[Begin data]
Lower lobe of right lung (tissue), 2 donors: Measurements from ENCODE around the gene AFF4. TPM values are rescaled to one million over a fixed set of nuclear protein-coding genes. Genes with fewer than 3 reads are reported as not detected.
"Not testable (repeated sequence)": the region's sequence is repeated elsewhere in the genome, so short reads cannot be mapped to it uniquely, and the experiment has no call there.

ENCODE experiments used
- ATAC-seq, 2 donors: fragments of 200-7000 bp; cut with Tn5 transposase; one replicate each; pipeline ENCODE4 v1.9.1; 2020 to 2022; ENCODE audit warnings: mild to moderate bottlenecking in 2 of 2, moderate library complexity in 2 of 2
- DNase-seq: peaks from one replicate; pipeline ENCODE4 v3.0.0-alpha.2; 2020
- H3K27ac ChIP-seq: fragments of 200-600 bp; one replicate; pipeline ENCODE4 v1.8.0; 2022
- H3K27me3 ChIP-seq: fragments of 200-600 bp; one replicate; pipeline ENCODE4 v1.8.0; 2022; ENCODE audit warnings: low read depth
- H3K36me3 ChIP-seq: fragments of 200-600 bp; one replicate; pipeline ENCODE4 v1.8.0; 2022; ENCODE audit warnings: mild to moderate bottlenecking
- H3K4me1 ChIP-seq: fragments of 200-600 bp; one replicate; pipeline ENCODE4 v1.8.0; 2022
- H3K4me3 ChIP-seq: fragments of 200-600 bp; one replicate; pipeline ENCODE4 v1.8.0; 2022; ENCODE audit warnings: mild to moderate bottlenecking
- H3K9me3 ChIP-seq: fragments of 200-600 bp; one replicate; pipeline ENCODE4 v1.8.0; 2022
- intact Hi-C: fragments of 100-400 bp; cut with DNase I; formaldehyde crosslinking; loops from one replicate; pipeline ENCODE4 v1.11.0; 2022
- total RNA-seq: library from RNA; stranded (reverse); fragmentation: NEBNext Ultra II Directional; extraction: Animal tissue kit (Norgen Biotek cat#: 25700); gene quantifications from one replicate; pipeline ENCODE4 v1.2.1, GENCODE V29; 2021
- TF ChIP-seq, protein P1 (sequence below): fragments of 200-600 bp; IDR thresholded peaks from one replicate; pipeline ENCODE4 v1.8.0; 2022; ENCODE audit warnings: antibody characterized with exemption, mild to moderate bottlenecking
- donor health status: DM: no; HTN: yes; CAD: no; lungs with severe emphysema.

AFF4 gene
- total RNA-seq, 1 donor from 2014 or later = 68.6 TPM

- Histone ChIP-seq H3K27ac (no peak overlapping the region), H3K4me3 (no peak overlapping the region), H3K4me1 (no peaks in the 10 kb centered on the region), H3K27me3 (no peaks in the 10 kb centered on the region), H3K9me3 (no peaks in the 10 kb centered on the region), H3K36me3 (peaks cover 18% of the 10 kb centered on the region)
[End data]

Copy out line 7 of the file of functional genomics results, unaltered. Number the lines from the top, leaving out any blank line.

- H3K27me3 ChIP-seq: fragments of 200-600 bp; one replicate; pipeline ENCODE4 v1.8.0; 2022; ENCODE audit warnings: low read depth